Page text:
• Glass surface analysis (Grassian, Corsi)
  • Surface swabs for speciated organics and functional groups in particles (Ziemmann, Jimenez)
  • Photon fluxes (Kahan)

The Team:

Principal Investigators

  • Dr. Marina Vance (co-PI), Assistant Professor, Department of Mechanical Engineering and Environmental Engineering Program, University of Colorado Boulder
  • Dr. Delphine Farmer (co-PI), Associate Professor, Department of Chemistry, Colorado State University

The UT Austin team

  • Dr. Atila Novoselac, Professor, Department of Civil, Architectural, and Environmental Engineering, University of Texas at Austin
  • Dr. Rich Corsi, Professor, Department of Civil, Architectural, and Environmental Engineering, University of Texas at Austin
  • Dr. Lea Hildebrandt, Assistant Professor, Department of Chemical Engineering, University of Texas at Austin

Collaborators

  • Dr. Peter DeCarlo, Associate Professor, Department of Civil, Architectural, and Environmental Engineering, Drexel University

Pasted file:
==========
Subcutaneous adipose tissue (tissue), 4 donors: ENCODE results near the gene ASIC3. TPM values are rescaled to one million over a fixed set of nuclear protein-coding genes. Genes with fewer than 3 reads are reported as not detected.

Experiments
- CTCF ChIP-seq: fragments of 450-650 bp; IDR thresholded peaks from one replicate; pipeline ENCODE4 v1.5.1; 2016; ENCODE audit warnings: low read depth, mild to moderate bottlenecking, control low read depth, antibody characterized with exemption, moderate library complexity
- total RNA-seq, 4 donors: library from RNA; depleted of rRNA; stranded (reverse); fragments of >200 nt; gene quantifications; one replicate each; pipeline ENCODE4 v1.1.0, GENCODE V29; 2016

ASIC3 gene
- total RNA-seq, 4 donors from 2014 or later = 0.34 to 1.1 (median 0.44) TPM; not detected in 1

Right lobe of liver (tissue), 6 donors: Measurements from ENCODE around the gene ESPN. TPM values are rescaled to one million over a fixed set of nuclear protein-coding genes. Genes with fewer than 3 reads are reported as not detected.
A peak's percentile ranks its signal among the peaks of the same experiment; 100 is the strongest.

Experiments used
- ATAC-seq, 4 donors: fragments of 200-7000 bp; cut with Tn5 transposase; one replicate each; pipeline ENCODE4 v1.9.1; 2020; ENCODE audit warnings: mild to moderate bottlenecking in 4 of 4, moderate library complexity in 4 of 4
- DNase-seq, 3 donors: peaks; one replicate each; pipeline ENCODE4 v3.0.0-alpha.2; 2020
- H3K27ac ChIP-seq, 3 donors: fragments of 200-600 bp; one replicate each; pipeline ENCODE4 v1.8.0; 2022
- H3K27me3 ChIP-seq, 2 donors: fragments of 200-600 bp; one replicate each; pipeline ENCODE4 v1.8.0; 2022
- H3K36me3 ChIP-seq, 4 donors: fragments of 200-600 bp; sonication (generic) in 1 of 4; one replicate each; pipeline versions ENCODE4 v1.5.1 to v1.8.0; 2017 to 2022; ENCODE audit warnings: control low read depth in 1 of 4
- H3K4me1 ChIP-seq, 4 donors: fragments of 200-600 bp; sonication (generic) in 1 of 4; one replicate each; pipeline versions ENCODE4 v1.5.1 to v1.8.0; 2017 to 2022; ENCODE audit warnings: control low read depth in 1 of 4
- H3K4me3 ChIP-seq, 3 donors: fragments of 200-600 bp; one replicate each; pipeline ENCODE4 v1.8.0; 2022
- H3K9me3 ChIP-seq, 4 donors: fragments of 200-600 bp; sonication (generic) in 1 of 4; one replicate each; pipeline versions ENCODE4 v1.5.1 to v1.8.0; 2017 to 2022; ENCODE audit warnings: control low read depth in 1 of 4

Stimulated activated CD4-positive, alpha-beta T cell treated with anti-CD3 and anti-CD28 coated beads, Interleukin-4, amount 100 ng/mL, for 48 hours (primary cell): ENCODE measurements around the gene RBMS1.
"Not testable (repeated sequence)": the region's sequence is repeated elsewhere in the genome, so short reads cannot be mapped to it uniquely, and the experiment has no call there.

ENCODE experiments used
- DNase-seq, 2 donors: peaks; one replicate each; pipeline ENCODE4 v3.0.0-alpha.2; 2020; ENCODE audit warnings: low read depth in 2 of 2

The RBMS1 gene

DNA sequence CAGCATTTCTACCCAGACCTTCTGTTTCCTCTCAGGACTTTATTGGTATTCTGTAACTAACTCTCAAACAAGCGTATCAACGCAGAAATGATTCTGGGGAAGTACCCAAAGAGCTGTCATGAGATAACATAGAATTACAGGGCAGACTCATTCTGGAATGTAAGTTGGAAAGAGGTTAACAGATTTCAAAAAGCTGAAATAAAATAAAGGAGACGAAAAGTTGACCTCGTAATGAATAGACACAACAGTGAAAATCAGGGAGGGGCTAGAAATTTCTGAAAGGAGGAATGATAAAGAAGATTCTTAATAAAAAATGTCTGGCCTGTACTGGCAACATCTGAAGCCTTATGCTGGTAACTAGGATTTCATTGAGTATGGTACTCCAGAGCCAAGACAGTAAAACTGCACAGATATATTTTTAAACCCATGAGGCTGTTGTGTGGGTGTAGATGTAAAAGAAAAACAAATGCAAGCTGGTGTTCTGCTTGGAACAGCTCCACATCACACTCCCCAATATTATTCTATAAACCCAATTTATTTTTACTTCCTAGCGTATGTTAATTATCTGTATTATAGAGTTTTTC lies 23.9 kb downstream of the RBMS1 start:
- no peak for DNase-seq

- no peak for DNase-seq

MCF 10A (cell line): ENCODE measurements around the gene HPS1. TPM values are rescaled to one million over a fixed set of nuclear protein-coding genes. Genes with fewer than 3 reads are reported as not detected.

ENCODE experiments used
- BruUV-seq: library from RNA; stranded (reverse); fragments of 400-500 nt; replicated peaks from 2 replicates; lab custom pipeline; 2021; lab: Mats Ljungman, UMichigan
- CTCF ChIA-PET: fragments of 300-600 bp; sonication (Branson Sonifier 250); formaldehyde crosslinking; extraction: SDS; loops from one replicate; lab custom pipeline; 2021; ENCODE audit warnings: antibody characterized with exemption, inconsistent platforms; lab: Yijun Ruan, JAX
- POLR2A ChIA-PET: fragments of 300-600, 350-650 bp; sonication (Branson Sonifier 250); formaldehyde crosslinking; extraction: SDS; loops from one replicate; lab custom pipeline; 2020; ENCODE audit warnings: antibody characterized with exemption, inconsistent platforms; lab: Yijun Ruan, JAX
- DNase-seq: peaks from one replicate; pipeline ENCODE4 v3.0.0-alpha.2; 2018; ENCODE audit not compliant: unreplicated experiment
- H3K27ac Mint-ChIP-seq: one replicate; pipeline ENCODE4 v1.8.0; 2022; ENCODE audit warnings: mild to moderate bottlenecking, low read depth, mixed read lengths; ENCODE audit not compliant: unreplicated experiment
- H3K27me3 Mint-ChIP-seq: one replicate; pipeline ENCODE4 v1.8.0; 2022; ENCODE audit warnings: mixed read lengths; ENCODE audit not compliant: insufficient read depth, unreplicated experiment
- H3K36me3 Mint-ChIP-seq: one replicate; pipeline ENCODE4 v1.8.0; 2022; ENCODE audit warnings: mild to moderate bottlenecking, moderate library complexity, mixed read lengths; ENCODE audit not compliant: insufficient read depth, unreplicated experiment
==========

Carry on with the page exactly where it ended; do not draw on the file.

• Dr. Tara Kahan, Assistant Professor, Department of Chemistry, Syracuse University
  • Dr. Philip Stevens, Rudy Professor, School of Public and Environmental Affairs, Indiana University Bloomington
  • Dr. Jon Abbatt, Professor, Department of Chemistry, University of Toronto
  • Dr. Bill Nazaroff, Daniel Tellep Distinguished Professor, Department of Civil and Environmental Engineering, University of California, Berkeley
  • Dr. Allen Goldstein, Professor, Department of Environmental Science, Policy, and Management, Department of Civil and Environmental Engineering, University of California at Berkeley
  • Dr. Jose Jimenez, Professor, Department of Chemistry and Biochemistry, University of Colorado Boulder
  • Dr. Paul Ziemann, Professor, Department of Chemistry and Biochemistry, University of Colorado Boulder